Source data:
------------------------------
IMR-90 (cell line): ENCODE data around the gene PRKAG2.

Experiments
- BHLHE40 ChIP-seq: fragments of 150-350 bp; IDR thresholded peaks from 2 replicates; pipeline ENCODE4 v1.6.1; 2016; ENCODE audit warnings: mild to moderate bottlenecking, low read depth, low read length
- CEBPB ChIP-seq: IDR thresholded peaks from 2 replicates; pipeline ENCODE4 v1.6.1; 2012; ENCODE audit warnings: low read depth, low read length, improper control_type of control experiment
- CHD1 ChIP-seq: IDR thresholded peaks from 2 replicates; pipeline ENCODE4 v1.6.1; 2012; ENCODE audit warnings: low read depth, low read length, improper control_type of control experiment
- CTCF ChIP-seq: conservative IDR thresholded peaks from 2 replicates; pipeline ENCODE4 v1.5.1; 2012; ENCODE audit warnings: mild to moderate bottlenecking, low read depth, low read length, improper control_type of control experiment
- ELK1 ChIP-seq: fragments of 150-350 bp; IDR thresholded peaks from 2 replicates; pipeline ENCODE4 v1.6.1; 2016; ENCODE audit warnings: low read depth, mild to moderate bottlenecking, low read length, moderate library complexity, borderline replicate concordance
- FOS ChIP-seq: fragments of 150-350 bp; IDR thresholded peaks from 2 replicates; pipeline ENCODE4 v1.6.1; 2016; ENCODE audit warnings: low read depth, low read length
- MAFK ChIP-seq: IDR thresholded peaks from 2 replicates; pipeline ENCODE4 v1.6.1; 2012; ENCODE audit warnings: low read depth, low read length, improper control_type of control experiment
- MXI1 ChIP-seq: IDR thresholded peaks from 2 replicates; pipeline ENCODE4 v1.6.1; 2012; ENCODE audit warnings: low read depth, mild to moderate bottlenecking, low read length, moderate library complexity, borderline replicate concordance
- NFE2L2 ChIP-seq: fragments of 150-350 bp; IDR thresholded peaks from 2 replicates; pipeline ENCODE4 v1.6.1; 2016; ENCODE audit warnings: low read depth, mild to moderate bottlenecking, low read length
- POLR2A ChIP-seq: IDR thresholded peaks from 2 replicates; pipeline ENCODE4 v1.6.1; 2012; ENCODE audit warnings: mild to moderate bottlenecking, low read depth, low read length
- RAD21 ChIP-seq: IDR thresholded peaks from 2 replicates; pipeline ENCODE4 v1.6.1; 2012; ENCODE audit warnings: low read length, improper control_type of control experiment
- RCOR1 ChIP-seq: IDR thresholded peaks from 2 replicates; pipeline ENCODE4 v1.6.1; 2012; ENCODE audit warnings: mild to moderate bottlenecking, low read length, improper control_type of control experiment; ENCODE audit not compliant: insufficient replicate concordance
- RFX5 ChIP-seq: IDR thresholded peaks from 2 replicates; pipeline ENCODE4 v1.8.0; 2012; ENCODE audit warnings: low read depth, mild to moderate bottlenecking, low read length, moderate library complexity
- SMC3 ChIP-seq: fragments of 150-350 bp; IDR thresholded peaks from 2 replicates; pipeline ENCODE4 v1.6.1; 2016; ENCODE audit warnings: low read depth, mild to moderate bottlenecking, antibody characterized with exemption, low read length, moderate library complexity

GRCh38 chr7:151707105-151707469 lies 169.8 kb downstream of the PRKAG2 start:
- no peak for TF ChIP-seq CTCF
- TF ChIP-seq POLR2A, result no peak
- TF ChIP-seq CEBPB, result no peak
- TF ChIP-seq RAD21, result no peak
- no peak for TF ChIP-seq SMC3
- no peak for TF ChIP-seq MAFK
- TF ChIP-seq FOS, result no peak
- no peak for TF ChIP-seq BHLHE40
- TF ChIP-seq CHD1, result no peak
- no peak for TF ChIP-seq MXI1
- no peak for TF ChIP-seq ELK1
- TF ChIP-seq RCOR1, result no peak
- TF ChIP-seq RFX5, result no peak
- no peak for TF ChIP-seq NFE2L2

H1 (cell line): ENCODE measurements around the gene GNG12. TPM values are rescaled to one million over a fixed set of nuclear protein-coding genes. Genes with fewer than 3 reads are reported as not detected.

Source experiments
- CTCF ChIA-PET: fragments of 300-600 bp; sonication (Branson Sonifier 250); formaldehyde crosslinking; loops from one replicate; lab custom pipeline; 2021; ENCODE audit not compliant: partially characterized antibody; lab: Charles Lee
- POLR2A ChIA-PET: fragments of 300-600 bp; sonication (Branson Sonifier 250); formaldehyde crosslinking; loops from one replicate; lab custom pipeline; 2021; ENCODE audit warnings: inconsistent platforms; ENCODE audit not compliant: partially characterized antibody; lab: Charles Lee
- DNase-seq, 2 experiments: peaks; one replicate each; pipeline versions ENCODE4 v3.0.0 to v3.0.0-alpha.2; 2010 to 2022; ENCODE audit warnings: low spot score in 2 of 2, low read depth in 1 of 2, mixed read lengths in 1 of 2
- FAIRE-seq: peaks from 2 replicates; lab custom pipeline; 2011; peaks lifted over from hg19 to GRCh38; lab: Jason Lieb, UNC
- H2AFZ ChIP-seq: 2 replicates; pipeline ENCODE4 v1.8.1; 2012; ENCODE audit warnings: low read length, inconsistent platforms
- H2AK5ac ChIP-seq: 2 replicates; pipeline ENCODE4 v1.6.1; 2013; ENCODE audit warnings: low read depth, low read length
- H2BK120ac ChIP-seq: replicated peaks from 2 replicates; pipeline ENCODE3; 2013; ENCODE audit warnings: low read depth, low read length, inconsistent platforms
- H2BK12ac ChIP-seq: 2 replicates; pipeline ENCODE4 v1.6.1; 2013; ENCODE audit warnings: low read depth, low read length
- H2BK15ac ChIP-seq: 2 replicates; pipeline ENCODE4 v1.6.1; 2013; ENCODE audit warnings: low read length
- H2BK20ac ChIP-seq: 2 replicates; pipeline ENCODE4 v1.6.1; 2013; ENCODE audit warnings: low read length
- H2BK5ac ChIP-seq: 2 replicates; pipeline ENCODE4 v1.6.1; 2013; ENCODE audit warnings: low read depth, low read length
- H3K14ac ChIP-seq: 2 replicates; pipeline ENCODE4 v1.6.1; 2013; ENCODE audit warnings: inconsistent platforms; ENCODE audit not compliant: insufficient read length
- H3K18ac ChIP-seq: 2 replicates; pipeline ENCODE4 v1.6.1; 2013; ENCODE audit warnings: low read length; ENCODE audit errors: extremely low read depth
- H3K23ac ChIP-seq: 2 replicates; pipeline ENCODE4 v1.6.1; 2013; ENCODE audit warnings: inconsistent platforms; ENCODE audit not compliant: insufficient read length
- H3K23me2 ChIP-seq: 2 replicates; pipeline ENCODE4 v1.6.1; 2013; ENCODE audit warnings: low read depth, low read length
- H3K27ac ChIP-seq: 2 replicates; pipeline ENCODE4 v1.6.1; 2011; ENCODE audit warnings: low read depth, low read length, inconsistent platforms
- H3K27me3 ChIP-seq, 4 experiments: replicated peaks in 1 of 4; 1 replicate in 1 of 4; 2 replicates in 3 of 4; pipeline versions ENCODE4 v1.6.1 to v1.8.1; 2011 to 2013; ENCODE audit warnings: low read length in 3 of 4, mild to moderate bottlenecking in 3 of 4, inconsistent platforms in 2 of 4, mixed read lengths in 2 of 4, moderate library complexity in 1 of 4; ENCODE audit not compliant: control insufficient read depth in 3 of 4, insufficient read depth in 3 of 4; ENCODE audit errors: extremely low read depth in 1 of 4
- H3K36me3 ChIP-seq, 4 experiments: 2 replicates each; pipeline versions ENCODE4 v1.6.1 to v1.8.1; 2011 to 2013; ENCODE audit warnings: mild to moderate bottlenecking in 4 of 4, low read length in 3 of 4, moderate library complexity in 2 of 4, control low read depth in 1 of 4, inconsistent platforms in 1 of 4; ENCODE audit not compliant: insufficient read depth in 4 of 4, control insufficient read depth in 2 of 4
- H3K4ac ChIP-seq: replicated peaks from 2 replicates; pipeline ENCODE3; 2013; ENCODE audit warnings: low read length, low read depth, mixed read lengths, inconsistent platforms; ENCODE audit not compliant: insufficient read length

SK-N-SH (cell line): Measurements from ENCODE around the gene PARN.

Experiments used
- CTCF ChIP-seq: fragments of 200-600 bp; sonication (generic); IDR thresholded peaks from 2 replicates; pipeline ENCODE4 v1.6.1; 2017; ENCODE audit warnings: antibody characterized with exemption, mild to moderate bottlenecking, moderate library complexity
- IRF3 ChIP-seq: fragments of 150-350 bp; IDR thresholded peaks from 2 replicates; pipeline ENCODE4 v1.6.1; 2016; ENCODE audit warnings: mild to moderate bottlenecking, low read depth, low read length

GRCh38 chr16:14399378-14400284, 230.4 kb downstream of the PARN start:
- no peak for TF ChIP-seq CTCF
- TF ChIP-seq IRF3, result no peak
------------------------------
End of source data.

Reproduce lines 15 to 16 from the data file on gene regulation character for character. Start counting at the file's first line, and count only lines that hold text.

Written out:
- RFX5 ChIP-seq: IDR thresholded peaks from 2 replicates; pipeline ENCODE4 v1.8.0; 2012; ENCODE audit warnings: low read depth, mild to moderate bottlenecking, low read length, moderate library complexity
- SMC3 ChIP-seq: fragments of 150-350 bp; IDR thresholded peaks from 2 replicates; pipeline ENCODE4 v1.6.1; 2016; ENCODE audit warnings: low read depth, mild to moderate bottlenecking, antibody characterized with exemption, low read length, moderate library complexity